Vanity Fair’s latest report on The Last Jedi reveals 5 things that are in the movie and 5 things that are not. The things that are in the movie have already been discussed in the main coverage from yesterday, however the 5 things that are not in the movie give away some really interesting details and can probably give hard times to some fan theories.
From Vanity Fair:
Five things that are not in The Last Jedi
A big, central-to-the-plot romance. For all the fan-fiction fantasies of “Reylo” (an imagined union of Daisy Ridley’s Rey and Adam Driver’s Kylo Ren) or “Stormpilot” (the same, for John Boyega’s ex-stormtrooper Finn and Oscar Isaac’s pilot Poe Dameron), Johnson says that The Last Jedi offers “no one-to-one equivalent of the Han-to-Leia, burning, unrequited love. In our story, that’s not a centerpiece.”
A major creature character. Though, as mentioned above, The Last Jedi is rife with creatures, Johnson says there is no major non-human character akin to Maz Kanata in The Force Awakens or Yoda in The Empire Strikes Back. “Most of the creatures are peripheral characters, but they’re throughout the entire film,” he says.
New music from Lin-Manuel Miranda. The Force Awakens included the galactic-dub tour de force “Jabba Flow,” co-written and performed by Abrams and Hamilton creator Lin-Manuel Miranda, but The Last Jedi’s music was written entirely by John Williams, the franchise’s composer since the beginning. Johnson had considered enlisting his cousin, Nathan Johnson, who composed the music for all three of Rian’s prior films, to write some incidental cues. “But,” he says, “I was delighted to learn that John was actually keen to do those.”
Explicit political allegory. Though the vocabulary of Star Wars is threaded into our popular and political discourse—witness Steve Bannon saying “Darkness is good” and name-checking Darth Vader, and the popularity of “RESISTANCE” as a hashtag—Johnson isn’t keen to draw parallels between his story and current events. “To me,” he says, “the power is greatly diminished if suddenly you have a character stand up in front of the Imperial Senate who has orange hair and is saying, ‘Let’s make the galaxy great again.’ It just cheapens it all and divides the audience. What actually matters, and what these films can actually speak to, are the fundamental building blocks of what makes people good, what makes people brave, what are the things we should be fighting for.”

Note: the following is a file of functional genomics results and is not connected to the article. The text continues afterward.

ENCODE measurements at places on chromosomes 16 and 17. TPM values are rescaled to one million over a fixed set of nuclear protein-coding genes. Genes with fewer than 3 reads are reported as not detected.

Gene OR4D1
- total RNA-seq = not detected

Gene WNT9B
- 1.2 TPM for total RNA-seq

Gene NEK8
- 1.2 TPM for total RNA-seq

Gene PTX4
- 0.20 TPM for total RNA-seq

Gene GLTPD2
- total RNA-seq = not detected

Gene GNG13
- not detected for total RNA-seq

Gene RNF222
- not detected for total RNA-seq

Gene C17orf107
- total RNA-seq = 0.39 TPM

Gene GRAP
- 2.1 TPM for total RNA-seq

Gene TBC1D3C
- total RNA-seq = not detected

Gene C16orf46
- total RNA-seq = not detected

A revelation about Finn’s potential Force sensitivity. Boyega is intrigued that Finn, a civilian, got to wield a lightsaber in The Force Awakens. “He kind of held his own for a bit against Kylo Ren, who’s obviously kind of like a Sith,” he says. “It’s strange to know that Finn stood tall for that long.” Boyega is fluent enough in Star Wars mythology to know that non-Sith and non-Jedi rarely get to use lightsabers, and that when Han Solo did, in The Empire Strikes Back, it was only to slash open the belly of his recently deceased tauntaun so that the freezing Luke could be revived by the animal’s body heat.
In The Last Jedi, Boyega says, Finn’s reasonable facility with the saber is not further explicated. “But you never know,” he says. “I talk to Mark Hamill sometimes and he tells me stories about how he wasn’t told about the ‘Darth Vader is his father’ situation until he got on set. I feel like there must be something going on, something that makes me go, ‘Huh, why does he wield one, and what’s that all about?’ It’ll be interesting to see if that’s ever explored.”
While we can’t straight say that these debunk some of the fan theories, we at least know they won’t be developed in the next movie.